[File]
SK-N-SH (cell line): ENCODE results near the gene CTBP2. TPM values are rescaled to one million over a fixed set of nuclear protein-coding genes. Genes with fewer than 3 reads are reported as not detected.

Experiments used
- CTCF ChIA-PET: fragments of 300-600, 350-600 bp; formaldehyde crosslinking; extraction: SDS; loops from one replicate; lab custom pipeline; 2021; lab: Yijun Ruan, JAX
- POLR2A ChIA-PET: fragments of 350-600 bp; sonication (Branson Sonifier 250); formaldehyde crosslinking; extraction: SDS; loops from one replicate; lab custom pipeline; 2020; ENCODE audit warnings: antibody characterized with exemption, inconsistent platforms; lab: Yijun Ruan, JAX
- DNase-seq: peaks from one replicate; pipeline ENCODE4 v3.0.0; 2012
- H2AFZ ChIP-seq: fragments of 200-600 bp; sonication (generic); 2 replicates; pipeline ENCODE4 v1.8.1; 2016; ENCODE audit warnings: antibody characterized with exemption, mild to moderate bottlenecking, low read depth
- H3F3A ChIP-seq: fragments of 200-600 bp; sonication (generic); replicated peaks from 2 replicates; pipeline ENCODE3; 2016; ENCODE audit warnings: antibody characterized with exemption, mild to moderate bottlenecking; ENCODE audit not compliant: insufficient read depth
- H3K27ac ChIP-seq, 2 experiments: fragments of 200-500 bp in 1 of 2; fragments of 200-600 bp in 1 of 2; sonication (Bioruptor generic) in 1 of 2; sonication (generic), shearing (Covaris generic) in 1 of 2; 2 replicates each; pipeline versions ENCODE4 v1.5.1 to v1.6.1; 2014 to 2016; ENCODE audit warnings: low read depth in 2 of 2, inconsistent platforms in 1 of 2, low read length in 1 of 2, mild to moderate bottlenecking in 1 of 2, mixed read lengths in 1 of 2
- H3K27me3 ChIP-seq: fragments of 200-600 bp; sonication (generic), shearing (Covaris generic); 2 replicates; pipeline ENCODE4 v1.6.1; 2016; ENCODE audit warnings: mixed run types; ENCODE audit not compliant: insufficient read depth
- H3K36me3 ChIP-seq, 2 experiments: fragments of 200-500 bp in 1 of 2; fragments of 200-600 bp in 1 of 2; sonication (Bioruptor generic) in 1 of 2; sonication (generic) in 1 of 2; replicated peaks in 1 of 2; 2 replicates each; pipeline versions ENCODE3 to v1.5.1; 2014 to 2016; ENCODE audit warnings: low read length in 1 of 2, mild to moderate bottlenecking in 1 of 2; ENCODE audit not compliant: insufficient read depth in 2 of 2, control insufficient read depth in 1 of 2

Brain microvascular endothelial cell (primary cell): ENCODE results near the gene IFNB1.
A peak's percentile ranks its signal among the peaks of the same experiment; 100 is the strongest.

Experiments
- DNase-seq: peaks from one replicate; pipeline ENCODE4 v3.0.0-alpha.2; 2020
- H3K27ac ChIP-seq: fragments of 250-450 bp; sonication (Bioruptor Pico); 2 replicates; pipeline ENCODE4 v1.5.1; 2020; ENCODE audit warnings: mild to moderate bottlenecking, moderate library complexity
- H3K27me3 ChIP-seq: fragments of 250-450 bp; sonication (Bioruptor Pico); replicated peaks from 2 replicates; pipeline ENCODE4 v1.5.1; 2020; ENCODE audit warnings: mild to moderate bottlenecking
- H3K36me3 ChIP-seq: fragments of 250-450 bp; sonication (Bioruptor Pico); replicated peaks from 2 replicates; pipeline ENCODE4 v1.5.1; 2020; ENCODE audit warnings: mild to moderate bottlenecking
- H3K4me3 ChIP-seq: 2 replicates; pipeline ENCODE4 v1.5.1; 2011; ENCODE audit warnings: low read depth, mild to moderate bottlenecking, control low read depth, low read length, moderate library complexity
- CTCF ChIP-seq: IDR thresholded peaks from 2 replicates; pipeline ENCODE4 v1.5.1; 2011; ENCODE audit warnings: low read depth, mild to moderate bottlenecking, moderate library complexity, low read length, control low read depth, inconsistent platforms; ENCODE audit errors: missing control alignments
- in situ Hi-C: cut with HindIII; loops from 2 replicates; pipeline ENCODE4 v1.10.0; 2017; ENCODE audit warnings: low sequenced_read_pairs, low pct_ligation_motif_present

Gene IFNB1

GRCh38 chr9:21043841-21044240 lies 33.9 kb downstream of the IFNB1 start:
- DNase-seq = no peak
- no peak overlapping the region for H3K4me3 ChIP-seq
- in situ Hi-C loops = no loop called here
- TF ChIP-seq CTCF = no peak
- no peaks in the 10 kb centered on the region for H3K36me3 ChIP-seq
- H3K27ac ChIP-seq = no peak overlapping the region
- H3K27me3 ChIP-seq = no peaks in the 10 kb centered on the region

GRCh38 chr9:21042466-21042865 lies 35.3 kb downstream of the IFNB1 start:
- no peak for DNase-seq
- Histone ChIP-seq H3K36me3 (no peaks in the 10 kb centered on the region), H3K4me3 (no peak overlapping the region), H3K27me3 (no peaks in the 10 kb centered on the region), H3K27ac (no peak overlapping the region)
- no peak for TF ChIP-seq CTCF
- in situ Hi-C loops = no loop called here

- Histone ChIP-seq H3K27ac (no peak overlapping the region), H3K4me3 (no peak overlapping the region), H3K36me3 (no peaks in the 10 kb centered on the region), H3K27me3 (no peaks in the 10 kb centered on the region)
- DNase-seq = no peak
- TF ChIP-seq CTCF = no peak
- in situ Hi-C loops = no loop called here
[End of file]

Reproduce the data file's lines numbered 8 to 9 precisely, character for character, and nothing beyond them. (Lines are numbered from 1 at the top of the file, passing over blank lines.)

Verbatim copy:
- H3K27ac ChIP-seq, 2 experiments: fragments of 200-500 bp in 1 of 2; fragments of 200-600 bp in 1 of 2; sonication (Bioruptor generic) in 1 of 2; sonication (generic), shearing (Covaris generic) in 1 of 2; 2 replicates each; pipeline versions ENCODE4 v1.5.1 to v1.6.1; 2014 to 2016; ENCODE audit warnings: low read depth in 2 of 2, inconsistent platforms in 1 of 2, low read length in 1 of 2, mild to moderate bottlenecking in 1 of 2, mixed read lengths in 1 of 2
- H3K27me3 ChIP-seq: fragments of 200-600 bp; sonication (generic), shearing (Covaris generic); 2 replicates; pipeline ENCODE4 v1.6.1; 2016; ENCODE audit warnings: mixed run types; ENCODE audit not compliant: insufficient read depth